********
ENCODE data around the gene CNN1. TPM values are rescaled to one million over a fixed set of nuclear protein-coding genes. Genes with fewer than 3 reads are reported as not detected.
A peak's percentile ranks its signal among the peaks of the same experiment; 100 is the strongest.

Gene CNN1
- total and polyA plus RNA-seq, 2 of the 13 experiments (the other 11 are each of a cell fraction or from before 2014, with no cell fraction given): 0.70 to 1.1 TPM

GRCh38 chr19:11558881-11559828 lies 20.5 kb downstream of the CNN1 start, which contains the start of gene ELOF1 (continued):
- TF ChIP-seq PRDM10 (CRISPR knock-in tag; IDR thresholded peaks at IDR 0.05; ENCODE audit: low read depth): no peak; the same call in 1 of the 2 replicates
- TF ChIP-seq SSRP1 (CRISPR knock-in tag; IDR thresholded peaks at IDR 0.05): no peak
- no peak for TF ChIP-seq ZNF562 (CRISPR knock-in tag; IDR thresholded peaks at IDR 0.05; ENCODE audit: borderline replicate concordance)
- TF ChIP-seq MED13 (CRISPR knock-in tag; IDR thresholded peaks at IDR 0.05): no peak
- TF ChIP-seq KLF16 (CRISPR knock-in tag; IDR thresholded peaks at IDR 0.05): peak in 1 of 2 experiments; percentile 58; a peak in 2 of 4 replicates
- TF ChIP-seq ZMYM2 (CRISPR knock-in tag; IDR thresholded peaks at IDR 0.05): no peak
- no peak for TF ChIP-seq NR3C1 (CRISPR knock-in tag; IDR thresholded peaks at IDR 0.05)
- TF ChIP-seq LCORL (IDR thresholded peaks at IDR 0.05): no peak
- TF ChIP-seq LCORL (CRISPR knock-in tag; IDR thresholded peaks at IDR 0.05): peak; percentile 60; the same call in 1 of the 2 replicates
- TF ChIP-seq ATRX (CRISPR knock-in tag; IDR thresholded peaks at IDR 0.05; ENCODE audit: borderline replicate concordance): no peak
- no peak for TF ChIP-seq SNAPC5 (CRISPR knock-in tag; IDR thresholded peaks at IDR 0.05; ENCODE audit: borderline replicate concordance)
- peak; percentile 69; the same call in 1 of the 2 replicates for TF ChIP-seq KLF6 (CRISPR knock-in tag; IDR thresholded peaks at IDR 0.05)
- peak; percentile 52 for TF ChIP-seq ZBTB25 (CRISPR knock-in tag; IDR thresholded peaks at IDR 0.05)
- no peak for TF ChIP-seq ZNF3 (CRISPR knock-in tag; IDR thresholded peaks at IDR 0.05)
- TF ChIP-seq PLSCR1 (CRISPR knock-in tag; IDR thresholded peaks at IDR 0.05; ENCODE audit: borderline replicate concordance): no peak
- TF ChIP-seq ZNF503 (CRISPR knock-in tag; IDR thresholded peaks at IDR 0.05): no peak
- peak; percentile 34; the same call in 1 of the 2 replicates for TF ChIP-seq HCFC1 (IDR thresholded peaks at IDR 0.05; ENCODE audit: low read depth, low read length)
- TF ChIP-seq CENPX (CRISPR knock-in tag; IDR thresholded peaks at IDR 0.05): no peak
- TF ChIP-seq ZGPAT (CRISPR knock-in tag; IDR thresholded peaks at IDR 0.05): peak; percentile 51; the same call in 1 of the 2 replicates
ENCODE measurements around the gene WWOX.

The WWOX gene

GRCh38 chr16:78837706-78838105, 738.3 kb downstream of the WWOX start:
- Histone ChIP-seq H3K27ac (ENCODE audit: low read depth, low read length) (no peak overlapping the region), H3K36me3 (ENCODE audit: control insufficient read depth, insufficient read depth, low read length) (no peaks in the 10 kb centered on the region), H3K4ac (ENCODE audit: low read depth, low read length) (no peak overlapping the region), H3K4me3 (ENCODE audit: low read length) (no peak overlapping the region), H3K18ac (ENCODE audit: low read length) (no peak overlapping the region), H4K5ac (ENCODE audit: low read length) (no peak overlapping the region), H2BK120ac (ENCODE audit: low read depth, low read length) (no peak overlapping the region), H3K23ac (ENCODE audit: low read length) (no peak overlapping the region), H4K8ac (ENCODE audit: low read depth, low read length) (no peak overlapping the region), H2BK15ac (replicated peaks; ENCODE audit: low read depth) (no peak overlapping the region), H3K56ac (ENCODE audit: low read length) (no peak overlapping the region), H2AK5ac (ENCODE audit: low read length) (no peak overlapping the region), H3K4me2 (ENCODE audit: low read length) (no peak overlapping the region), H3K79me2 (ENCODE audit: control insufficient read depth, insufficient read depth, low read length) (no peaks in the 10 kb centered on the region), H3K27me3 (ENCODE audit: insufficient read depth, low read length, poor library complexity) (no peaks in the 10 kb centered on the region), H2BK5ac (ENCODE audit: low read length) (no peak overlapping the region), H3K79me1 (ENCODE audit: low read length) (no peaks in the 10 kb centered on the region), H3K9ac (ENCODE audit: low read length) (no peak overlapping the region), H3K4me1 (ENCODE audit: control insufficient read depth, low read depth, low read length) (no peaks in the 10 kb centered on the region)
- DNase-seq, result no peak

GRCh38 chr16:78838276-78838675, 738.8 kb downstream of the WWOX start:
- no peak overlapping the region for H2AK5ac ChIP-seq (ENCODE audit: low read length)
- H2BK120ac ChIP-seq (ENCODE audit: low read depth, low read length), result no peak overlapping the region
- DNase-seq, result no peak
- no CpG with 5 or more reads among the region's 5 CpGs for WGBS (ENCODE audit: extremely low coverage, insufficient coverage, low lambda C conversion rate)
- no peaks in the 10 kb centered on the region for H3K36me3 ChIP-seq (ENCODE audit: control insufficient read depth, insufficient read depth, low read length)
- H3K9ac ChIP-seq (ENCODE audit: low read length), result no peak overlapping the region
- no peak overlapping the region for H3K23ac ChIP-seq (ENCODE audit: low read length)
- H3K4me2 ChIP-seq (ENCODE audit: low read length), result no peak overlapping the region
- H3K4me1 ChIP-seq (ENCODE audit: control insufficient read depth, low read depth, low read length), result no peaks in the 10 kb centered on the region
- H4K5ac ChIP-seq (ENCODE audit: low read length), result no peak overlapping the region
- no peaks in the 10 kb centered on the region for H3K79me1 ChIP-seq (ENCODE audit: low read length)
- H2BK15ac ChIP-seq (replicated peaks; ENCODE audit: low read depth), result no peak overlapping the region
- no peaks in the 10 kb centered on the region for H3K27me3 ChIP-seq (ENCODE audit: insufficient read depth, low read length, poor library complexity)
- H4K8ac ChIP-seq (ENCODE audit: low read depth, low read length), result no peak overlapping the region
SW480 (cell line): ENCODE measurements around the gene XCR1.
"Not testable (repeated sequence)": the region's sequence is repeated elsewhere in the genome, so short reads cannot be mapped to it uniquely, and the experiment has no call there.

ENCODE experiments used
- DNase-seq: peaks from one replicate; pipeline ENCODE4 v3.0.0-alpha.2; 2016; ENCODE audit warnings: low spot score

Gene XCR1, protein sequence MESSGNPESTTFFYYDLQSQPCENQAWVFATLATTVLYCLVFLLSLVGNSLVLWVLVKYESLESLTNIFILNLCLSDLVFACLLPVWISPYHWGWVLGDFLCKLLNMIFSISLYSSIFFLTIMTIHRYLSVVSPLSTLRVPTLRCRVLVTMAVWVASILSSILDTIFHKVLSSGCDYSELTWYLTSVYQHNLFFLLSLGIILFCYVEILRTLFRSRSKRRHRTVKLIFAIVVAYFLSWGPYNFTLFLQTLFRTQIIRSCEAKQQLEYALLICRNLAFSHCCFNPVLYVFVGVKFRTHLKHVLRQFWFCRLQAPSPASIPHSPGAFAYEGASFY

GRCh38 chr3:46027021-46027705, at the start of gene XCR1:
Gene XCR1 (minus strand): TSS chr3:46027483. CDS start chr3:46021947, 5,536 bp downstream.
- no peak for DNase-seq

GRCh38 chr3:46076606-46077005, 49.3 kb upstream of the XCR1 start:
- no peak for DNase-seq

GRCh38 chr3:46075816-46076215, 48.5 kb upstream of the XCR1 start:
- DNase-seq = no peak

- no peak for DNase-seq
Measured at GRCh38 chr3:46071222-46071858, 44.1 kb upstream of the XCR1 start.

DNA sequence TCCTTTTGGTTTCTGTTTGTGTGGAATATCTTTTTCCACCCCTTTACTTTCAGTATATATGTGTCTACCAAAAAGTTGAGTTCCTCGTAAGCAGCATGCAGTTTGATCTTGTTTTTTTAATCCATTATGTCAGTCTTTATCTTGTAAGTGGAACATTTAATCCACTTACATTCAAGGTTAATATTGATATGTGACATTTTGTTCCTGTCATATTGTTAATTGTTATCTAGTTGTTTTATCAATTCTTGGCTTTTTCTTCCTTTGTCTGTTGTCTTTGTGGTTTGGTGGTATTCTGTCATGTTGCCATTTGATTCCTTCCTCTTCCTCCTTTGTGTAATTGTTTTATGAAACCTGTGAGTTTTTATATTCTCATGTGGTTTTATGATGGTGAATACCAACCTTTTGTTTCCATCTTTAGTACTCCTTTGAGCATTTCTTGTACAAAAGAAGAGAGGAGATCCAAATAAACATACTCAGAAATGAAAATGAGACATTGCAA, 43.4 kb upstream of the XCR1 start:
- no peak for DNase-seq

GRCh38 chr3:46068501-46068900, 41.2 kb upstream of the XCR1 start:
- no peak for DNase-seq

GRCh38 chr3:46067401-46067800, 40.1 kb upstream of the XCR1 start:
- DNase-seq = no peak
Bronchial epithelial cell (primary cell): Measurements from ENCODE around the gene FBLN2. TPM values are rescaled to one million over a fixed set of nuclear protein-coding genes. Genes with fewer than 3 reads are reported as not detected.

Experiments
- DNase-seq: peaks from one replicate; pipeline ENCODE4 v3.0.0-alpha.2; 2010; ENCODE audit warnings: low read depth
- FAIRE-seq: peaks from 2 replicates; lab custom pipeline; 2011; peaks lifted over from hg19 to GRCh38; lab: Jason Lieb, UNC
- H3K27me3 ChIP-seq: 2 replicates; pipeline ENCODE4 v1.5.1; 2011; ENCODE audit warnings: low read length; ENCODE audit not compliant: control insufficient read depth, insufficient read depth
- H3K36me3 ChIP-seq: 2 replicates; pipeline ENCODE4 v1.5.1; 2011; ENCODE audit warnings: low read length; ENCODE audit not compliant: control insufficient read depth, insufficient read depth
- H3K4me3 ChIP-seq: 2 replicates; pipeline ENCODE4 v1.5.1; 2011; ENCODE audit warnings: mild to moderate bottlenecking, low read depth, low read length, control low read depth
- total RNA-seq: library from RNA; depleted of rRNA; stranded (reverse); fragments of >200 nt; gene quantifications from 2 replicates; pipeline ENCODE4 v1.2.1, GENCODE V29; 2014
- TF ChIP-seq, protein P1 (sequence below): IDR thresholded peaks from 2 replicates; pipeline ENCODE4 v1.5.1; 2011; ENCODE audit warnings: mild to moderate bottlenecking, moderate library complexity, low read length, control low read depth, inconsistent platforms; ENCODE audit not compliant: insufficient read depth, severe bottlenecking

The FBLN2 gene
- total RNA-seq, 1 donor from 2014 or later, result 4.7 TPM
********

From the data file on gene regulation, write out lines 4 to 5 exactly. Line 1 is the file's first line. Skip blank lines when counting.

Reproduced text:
- total and polyA plus RNA-seq, 2 of the 13 experiments (the other 11 are each of a cell fraction or from before 2014, with no cell fraction given): 0.70 to 1.1 TPM

GRCh38 chr19:11558881-11559828 lies 20.5 kb downstream of the CNN1 start, which contains the start of gene ELOF1 (continued):